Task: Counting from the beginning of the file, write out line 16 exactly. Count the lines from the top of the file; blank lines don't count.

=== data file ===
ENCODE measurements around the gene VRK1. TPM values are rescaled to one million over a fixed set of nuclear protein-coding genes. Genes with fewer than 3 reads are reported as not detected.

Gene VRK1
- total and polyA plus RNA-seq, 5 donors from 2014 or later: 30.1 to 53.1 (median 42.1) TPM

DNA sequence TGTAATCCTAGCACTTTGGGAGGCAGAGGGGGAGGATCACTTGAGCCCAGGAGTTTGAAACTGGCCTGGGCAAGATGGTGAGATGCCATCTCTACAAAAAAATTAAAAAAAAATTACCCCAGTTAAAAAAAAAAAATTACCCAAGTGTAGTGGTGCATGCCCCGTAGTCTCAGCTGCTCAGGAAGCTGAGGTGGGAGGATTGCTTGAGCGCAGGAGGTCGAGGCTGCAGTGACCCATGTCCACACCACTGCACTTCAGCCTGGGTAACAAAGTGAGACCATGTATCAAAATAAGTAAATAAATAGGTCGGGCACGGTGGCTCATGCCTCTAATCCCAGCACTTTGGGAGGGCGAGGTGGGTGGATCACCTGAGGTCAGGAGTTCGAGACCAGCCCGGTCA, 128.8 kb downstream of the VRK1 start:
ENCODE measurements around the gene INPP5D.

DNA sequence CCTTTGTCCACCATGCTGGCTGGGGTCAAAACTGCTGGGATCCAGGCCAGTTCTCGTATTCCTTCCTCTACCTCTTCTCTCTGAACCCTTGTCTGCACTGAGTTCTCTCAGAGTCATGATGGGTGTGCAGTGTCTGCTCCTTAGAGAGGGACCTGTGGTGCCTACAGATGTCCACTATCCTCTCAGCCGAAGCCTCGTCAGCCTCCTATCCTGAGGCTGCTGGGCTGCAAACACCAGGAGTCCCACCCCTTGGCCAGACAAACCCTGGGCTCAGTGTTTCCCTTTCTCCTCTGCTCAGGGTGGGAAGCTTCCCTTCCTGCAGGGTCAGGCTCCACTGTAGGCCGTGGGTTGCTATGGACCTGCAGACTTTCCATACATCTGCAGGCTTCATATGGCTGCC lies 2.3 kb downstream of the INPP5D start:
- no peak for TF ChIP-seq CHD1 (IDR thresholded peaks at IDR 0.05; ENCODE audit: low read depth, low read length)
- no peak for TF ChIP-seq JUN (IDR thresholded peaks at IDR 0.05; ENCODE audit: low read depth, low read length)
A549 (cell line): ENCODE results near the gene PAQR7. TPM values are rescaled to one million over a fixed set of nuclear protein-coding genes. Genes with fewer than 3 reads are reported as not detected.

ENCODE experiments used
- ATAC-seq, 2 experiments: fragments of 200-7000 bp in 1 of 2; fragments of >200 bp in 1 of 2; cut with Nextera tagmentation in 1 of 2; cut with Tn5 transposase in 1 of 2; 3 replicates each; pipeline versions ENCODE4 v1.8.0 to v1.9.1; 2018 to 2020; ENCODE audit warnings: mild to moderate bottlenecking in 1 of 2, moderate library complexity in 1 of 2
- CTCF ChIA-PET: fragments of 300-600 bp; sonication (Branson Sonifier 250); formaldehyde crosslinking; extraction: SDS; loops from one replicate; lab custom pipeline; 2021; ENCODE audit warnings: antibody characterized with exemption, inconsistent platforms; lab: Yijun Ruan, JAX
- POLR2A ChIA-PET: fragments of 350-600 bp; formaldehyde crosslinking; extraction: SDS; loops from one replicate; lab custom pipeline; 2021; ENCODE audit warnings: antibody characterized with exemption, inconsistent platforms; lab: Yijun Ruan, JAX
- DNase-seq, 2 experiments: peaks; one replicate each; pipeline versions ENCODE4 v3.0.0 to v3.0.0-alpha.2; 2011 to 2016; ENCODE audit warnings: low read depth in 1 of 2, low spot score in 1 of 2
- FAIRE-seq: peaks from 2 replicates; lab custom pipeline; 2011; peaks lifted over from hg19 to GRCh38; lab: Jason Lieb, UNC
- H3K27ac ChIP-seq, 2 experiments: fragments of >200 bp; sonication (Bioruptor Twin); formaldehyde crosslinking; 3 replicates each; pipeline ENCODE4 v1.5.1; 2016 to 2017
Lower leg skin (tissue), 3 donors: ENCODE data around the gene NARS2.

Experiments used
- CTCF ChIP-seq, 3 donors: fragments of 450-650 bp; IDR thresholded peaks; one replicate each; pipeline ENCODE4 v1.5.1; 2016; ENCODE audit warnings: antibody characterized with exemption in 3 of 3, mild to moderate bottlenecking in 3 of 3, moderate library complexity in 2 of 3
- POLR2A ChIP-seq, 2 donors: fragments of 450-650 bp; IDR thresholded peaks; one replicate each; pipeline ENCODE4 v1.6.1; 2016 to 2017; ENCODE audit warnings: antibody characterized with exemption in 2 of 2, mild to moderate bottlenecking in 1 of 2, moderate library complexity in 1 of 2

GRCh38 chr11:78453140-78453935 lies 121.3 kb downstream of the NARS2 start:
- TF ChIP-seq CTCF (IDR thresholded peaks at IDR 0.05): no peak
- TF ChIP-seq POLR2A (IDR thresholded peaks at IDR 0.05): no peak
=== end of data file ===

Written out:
- H3K27ac ChIP-seq, 2 experiments: fragments of >200 bp; sonication (Bioruptor Twin); formaldehyde crosslinking; 3 replicates each; pipeline ENCODE4 v1.5.1; 2016 to 2017